New inventions were beginning to be widely adopted in the early 20th century, and the government wanted to know who was using them. In particular, this census is the only one to ask households if they owned a radio) “radio set,” as worded on the census). The radio was viewed by government officials as a sign of consumer confidence in the economy, as well as a valuable medium for advertising consumer goods to encourage shopping.

In keeping with keeping track of current economic trends, this census was the first to recognize that more women were entering the workforce. So, it is the first census to designate one household member as a “homemaker,” if one, in fact, lived in the home. This inclusion and its wording showed that the word “homemaker” meant something new in modern America. Girls were then taking Home Economics classes in high school (sometimes called “domestic science”). This demonstrated that homemaking skills were now considered a valuable economic resource, not just something that was expected of all women to do. Advertisers were even showing homemaking as a profession to try to attract the interest of female shoppers.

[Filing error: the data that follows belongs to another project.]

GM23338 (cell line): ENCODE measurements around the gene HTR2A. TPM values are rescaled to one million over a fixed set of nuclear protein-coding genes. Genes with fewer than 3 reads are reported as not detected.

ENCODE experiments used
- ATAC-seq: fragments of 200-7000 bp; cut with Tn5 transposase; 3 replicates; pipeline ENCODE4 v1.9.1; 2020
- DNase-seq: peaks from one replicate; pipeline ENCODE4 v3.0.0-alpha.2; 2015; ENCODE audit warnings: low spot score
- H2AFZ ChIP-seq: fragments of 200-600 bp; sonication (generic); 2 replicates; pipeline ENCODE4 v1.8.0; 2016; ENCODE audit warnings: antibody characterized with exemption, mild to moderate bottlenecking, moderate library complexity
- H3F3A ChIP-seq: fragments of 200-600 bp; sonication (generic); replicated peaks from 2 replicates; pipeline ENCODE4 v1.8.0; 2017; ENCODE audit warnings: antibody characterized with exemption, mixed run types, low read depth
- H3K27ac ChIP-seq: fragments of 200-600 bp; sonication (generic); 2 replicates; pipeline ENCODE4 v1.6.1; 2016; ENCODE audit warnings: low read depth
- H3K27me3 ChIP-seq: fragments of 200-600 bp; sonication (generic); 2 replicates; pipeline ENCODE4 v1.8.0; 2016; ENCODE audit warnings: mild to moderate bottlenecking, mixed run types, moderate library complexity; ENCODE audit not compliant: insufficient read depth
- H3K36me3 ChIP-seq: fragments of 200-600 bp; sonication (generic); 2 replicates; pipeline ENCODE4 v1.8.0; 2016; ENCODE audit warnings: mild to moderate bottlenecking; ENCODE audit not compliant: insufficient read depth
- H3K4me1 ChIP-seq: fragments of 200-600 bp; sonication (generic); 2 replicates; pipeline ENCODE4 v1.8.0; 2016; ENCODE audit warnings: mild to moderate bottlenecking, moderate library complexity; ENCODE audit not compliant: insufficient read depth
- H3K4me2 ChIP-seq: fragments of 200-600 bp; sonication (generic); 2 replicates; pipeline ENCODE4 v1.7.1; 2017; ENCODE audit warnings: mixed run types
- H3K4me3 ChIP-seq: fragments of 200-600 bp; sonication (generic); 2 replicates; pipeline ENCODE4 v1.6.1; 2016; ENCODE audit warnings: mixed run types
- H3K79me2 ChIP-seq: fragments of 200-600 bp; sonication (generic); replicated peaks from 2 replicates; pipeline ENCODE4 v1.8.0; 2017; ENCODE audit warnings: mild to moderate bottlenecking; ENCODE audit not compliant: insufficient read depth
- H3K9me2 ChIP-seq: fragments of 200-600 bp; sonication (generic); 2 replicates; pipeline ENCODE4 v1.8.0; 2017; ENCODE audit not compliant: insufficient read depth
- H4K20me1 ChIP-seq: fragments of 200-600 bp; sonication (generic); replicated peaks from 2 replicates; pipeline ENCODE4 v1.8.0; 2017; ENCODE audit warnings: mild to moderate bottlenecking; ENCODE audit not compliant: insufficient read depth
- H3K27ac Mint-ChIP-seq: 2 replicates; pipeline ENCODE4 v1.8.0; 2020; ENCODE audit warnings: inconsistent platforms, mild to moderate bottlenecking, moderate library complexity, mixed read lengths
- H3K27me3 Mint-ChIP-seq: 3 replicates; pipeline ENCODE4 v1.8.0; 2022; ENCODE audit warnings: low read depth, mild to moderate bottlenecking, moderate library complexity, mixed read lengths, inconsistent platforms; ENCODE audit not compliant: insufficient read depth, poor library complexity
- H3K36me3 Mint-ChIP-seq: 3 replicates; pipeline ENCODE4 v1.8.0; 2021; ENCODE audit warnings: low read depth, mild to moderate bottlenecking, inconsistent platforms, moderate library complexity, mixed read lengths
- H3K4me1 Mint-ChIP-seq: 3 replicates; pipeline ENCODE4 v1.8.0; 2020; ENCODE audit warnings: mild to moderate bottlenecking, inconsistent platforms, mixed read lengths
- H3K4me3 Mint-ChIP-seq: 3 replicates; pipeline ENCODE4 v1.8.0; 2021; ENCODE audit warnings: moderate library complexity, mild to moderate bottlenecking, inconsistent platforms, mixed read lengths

Modified Marriage Questions

This census changed the questions regarding marriage just a bit from what they used to be. This census asks for the age of each respondent at their first marriage, not their current one. This was because the government believed the national age at first marriage to be rising, and they wanted to confirm it. They also wanted to try to determine the reason why ten percent more women reported being married between the ages of fifteen and twenty-five on the 1920 census than on the 1900 census.

Housing Questions

The 1930 census was concerned with analyzing social trends using what were considered scientific methods. One way it did this was by asking the value of the home owned by a respondent, or how much a month they paid in rent if they did not own their home. It was hoped that by asking this question, areas of poverty in the country could be identified and rectified. At the very least, it was hoped the reasons for certain areas being poorer or richer than others would be revealed by this question. The economic levels of different neighborhoods within the same region or area could also be revealed with this question.